Best bet is to find a reputable dealer who can demonstrate such a set-up for you.
 
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jonathanRD

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............ I genuinely have no great knowledge in this area despite my love of music and hefty cd collection :)
Hi Cloodie, a love of music and a hefty cd collection deserves a decent system and I'm sure you will derive a lot of pleasure from it. Don't be put off by the endless options which can be very confusing even to those that have some knowledge. Be patient, take your time, do lots of research and as per the previous advice, visit a local hifi dealer to get some early ideas about what's available. Don't feel obliged to immediately go with what the dealer advises either. You could even come back here and post an update and ask further advice.
 
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Gray

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By choosing exclusively wireless, your product options would (necessarily) be more limited - meaning less chance of you finding the optimum sonic match for you and your room.
Personally, I wouldn't want my choices compromised, but if wireless is your priority.......
 

Cloodie

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Jul 11, 2020
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Thanks for the advice so far. In terms of a wireless system limiting my options, it' not something that's set in stone. I'd be fine to go with wires if this means better sound quality etc

As for budget and room size, I'm looking for something under £1000. That doesn't mean it has to be up to that price point just that it's the maximum I'd be looking to spend. If it came in a good bit lower than that then all the better. The room size is 21'10 by 14'1 (according to the estate agents floor plan :))
 
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rainsoothe

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Hi - if you can place your speakers away from walls (around 25-30cm at least)), I'd look at the Rega Io + Triangle BR 03 + Marantz CD 5005. You will have to factor in a pair of stands, though, so if this combo is way over budget, just use your current CDP for a while. On the upside, the Rega Io has a phonostage, so when you decide to ad a tt, you'll have that covered.
 
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Cloodie

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Everytime I read something whether it be replies here or just on the web in general I seem to end up with more questions than I started with :D.

So for now, my thinking is that I'll initially start with a cd player and wired speakers. Normally when I speak of a cd player I mean a stand alone product but now I'm thinking a cd player and an amp to go with it. The reason being when I decide to purchase a turntable, I'll need the amp for it.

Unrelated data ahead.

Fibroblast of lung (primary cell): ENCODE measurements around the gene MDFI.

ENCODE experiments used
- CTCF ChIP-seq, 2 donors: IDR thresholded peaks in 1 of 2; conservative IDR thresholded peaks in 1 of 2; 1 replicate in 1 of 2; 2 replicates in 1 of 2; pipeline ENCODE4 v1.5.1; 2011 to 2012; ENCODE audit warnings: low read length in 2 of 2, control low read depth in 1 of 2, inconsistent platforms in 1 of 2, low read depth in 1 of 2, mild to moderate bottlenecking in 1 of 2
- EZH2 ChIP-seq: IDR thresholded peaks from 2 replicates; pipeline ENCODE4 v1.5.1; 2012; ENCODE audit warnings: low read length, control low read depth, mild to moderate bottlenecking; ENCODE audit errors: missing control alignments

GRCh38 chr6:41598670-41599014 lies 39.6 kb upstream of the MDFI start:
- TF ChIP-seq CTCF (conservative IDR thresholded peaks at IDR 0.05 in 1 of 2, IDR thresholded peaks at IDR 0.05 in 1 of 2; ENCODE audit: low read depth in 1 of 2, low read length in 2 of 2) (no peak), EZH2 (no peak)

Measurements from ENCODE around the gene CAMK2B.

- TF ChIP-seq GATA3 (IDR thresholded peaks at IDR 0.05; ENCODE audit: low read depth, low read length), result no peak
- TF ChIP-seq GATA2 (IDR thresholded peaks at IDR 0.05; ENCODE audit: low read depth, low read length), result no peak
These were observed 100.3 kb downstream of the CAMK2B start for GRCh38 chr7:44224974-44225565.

So this leads to the first question, when I purchase a turntable I see talk of a pre-amp, is this something I'll need in addition to the amp? I'm currently liking the idea of the Rega Planar 1.

Secondly, and it's my last question on wireless speakers, from what I read in the article above and elsewhere using wireless speakers for a turntable definitely seems a big no no and part of this is to do with the fact that you are taking an analogue signal and digitising it, which kinda defeats the purpose really (if I've read things correctly). If that's the case then this issue doesn't necessarily apply when thinking of cd players?
 

12th Monkey

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If you go down the wired route, you need source (CD, vinyl), amplification and speakers. A preamp and power amp are in the same box in most, it'll be called an integrated amp and will have inputs and speaker terminals.

If you go wireless, I think (but don't quote me here) almost all wireless speakers have built-in amplification, hence the need for their own power. So you'd only need a source to get music.

That doesn't make wireless automatically better value - you are paying for the amplification whether it's in wireless speakers or a separate integrated amp.

Separate pre-and power amps tend to be for higher-end gear (so I wouldn't worry about that at present), but there's a small thing to consider re adding vinyl later. Almost all sources (CD, streamer, tuner etc) operate at what's called line level, which means the signal that they output (putting it simply) is at the same approx. voltage level - you just plug and play. Most turntables output a much smaller signal, which needs a boost (from what's called a phono stage) to get it up to line level.

There are three ways to address this:

1) Buy an amp with a built in phono stage - it'll have a dedicated input for a turntable.